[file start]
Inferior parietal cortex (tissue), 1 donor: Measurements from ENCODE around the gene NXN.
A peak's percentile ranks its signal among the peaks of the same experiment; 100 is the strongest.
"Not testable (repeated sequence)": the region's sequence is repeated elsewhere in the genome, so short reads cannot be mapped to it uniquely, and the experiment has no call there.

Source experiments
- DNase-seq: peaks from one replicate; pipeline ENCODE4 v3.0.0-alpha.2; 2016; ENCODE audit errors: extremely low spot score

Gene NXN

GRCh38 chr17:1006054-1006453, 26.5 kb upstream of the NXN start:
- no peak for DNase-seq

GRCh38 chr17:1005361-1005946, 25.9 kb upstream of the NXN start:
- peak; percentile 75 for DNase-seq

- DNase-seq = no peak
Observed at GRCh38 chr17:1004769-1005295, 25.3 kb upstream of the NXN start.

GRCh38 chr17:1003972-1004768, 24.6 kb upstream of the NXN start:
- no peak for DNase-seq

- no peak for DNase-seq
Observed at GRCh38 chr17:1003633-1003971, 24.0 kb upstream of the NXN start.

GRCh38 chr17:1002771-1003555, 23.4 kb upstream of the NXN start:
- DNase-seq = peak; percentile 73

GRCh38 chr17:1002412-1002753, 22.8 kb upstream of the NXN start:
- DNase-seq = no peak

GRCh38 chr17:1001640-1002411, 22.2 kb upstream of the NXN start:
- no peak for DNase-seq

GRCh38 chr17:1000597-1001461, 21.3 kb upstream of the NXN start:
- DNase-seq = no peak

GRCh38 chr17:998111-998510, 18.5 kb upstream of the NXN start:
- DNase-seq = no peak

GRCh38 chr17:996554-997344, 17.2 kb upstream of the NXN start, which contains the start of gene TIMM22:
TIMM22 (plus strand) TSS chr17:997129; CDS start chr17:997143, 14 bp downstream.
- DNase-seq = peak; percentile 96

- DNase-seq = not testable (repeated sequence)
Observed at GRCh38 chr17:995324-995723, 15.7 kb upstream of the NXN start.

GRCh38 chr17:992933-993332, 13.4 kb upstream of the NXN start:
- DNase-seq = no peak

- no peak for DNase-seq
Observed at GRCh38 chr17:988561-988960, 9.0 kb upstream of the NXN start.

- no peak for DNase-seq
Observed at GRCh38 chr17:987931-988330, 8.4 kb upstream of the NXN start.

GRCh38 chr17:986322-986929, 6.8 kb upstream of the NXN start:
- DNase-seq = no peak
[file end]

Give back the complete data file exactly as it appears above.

Inferior parietal cortex (tissue), 1 donor: Measurements from ENCODE around the gene NXN.
A peak's percentile ranks its signal among the peaks of the same experiment; 100 is the strongest.
"Not testable (repeated sequence)": the region's sequence is repeated elsewhere in the genome, so short reads cannot be mapped to it uniquely, and the experiment has no call there.

Source experiments
- DNase-seq: peaks from one replicate; pipeline ENCODE4 v3.0.0-alpha.2; 2016; ENCODE audit errors: extremely low spot score

Gene NXN

GRCh38 chr17:1006054-1006453, 26.5 kb upstream of the NXN start:
- no peak for DNase-seq

GRCh38 chr17:1005361-1005946, 25.9 kb upstream of the NXN start:
- peak; percentile 75 for DNase-seq

- DNase-seq = no peak
Observed at GRCh38 chr17:1004769-1005295, 25.3 kb upstream of the NXN start.

GRCh38 chr17:1003972-1004768, 24.6 kb upstream of the NXN start:
- no peak for DNase-seq

- no peak for DNase-seq
Observed at GRCh38 chr17:1003633-1003971, 24.0 kb upstream of the NXN start.

GRCh38 chr17:1002771-1003555, 23.4 kb upstream of the NXN start:
- DNase-seq = peak; percentile 73

GRCh38 chr17:1002412-1002753, 22.8 kb upstream of the NXN start:
- DNase-seq = no peak

GRCh38 chr17:1001640-1002411, 22.2 kb upstream of the NXN start:
- no peak for DNase-seq

GRCh38 chr17:1000597-1001461, 21.3 kb upstream of the NXN start:
- DNase-seq = no peak

GRCh38 chr17:998111-998510, 18.5 kb upstream of the NXN start:
- DNase-seq = no peak

GRCh38 chr17:996554-997344, 17.2 kb upstream of the NXN start, which contains the start of gene TIMM22:
TIMM22 (plus strand) TSS chr17:997129; CDS start chr17:997143, 14 bp downstream.
- DNase-seq = peak; percentile 96

- DNase-seq = not testable (repeated sequence)
Observed at GRCh38 chr17:995324-995723, 15.7 kb upstream of the NXN start.

GRCh38 chr17:992933-993332, 13.4 kb upstream of the NXN start:
- DNase-seq = no peak

- no peak for DNase-seq
Observed at GRCh38 chr17:988561-988960, 9.0 kb upstream of the NXN start.

- no peak for DNase-seq
Observed at GRCh38 chr17:987931-988330, 8.4 kb upstream of the NXN start.

GRCh38 chr17:986322-986929, 6.8 kb upstream of the NXN start:
- DNase-seq = no peak